For everyone who celebrated U.S. Thanksgiving, welcome back to work! I always find that a vacation is a good chance to develop some new insights into work and life in general, and this one was no different. My family and I spent the week on a mountain biking and hiking vacation with another family, and on this trip I was confronted with a new realization about translators: we know a lot about a lot. This isn’t to say that translators are more intelligent than mechanical engineers, energy consultants, systems administrators, etc. (to name a few of the people on this trip!), but because of the documents that we read for work all day, we learn a lot of specialized facts about a wide variety of topics.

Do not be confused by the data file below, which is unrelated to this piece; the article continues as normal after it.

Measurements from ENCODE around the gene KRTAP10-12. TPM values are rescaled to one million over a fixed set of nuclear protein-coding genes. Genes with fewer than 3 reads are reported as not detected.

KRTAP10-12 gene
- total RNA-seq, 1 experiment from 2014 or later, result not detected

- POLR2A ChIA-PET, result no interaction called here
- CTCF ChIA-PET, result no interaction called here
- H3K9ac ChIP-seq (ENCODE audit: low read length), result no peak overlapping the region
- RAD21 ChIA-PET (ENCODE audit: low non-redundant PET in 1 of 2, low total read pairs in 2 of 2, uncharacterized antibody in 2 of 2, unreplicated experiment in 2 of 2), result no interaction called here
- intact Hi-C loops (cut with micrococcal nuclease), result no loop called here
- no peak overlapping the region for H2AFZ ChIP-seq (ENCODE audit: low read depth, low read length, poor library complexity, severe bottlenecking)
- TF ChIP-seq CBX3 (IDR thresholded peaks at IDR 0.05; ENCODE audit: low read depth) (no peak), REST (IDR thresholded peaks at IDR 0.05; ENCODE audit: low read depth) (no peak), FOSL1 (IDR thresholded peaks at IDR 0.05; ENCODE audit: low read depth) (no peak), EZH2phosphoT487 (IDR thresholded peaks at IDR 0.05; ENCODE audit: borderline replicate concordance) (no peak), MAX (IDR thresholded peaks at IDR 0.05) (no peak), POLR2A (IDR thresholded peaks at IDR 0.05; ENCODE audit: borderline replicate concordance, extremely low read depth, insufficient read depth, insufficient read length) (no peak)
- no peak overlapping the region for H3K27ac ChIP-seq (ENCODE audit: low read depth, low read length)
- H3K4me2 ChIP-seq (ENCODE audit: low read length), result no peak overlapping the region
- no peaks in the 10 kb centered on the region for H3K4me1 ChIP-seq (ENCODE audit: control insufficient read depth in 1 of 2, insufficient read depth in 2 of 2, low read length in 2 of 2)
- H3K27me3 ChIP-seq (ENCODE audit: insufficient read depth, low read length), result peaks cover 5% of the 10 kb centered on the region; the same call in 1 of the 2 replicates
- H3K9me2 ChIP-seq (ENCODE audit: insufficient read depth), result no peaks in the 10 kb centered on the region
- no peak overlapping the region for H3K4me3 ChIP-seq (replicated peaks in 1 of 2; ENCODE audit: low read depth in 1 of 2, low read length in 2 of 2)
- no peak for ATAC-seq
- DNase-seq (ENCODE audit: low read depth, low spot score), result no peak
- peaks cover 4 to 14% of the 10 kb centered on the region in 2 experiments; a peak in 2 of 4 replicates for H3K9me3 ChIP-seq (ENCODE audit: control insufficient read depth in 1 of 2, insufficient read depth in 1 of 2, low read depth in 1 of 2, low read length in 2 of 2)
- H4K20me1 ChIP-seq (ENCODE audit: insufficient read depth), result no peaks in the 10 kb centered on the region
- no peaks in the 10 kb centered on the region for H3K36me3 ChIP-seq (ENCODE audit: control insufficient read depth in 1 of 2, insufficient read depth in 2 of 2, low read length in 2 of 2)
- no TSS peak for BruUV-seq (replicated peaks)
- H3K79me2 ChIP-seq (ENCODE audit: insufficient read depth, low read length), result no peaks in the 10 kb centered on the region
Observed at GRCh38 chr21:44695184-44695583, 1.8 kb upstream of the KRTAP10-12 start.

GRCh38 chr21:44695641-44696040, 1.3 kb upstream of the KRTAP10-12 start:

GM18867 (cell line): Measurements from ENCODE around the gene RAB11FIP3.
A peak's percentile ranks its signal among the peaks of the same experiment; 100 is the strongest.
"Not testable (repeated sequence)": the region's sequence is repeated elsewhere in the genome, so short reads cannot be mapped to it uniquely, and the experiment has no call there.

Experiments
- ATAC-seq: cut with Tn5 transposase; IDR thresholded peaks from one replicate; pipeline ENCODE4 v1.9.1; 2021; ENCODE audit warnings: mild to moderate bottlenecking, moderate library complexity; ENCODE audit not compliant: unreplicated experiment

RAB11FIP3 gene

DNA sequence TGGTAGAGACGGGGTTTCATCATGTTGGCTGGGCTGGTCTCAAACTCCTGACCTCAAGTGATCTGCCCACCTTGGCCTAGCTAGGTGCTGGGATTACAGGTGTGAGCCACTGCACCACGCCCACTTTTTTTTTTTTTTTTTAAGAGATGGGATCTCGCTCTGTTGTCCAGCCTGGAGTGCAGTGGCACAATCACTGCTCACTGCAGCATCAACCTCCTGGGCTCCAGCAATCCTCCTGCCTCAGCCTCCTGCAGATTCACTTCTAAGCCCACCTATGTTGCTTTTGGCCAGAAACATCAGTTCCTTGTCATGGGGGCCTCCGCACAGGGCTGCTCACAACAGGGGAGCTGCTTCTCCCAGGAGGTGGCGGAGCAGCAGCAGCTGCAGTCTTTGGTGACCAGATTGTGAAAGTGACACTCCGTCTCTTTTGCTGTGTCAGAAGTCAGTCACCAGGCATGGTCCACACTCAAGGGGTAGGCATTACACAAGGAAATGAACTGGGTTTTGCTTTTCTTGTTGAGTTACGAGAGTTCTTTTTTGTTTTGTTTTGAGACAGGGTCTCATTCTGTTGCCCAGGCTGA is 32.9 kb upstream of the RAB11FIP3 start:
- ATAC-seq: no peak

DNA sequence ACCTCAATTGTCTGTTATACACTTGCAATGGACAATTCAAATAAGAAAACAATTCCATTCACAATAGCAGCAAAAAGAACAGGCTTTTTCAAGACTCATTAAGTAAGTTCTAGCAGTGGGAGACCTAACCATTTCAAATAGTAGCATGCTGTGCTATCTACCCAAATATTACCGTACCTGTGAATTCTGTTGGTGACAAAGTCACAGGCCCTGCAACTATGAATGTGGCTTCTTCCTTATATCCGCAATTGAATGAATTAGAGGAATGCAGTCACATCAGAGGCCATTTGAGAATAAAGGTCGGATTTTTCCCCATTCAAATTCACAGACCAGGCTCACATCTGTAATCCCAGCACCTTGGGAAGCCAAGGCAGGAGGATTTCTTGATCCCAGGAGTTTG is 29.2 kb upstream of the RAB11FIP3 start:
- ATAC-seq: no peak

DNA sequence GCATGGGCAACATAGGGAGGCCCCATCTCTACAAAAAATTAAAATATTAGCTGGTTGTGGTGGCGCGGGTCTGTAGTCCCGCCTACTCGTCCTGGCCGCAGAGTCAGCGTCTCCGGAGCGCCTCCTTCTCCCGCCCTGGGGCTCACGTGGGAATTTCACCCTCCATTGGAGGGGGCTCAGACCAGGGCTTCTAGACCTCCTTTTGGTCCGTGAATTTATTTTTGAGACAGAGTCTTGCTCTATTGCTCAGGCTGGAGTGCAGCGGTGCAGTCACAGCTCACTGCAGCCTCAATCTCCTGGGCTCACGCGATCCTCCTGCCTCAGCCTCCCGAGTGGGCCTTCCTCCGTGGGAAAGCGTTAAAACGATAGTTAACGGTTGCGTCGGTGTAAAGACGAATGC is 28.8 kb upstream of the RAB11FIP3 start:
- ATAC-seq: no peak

Personally I think this is a really appealing part of the profession, and one that hasn’t often occurred to me. For example on our trip, the subject of Native Americans’ use of horses came up, which prompted me to comment that horses were actually introduced by the Spanish in the 16th century, before which time many Native American tribes used dogs to pull their belongings around on sled-type devices called travois (I learned that while translating an atlas about Native Americans). Not that people’s eyes didn’t glaze over when I got to the intricacies of how a travois can be pulled either by hand or with a harness on a human, but it was still a fun moment! I also learned that translators know a lot of the answers to the Discovery Channel quiz show Cash Cab (maybe I never realized his before because we don’t have TV at home!).
In sum, although it sounds trite to say, translation is a great job because we’re always learning; and as compared to people who are always learning about a very narrow subject area, our knowledge allows us to be familiar with a wide variety of subjects that sometimes come in handy. Have fun with it!